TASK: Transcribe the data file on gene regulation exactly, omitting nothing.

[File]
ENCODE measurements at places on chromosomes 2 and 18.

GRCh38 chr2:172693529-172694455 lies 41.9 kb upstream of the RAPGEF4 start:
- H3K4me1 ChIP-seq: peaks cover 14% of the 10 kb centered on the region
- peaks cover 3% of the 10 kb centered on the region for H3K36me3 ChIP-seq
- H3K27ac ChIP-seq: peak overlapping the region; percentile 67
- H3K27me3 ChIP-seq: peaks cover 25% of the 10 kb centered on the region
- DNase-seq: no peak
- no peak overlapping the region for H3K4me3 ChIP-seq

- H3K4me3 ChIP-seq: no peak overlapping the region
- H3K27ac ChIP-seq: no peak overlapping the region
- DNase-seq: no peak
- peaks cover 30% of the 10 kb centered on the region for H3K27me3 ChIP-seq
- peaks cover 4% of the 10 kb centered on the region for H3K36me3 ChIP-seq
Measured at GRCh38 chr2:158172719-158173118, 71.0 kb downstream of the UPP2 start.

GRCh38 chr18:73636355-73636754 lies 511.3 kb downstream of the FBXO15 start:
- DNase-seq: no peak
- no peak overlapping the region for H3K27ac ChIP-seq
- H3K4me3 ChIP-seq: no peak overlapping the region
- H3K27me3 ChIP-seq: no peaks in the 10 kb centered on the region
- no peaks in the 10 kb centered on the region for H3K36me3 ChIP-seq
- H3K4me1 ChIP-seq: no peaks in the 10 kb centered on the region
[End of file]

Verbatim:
ENCODE measurements at places on chromosomes 2 and 18.

GRCh38 chr2:172693529-172694455 lies 41.9 kb upstream of the RAPGEF4 start:
- H3K4me1 ChIP-seq: peaks cover 14% of the 10 kb centered on the region
- peaks cover 3% of the 10 kb centered on the region for H3K36me3 ChIP-seq
- H3K27ac ChIP-seq: peak overlapping the region; percentile 67
- H3K27me3 ChIP-seq: peaks cover 25% of the 10 kb centered on the region
- DNase-seq: no peak
- no peak overlapping the region for H3K4me3 ChIP-seq

- H3K4me3 ChIP-seq: no peak overlapping the region
- H3K27ac ChIP-seq: no peak overlapping the region
- DNase-seq: no peak
- peaks cover 30% of the 10 kb centered on the region for H3K27me3 ChIP-seq
- peaks cover 4% of the 10 kb centered on the region for H3K36me3 ChIP-seq
Measured at GRCh38 chr2:158172719-158173118, 71.0 kb downstream of the UPP2 start.

GRCh38 chr18:73636355-73636754 lies 511.3 kb downstream of the FBXO15 start:
- DNase-seq: no peak
- no peak overlapping the region for H3K27ac ChIP-seq
- H3K4me3 ChIP-seq: no peak overlapping the region
- H3K27me3 ChIP-seq: no peaks in the 10 kb centered on the region
- no peaks in the 10 kb centered on the region for H3K36me3 ChIP-seq
- H3K4me1 ChIP-seq: no peaks in the 10 kb centered on the region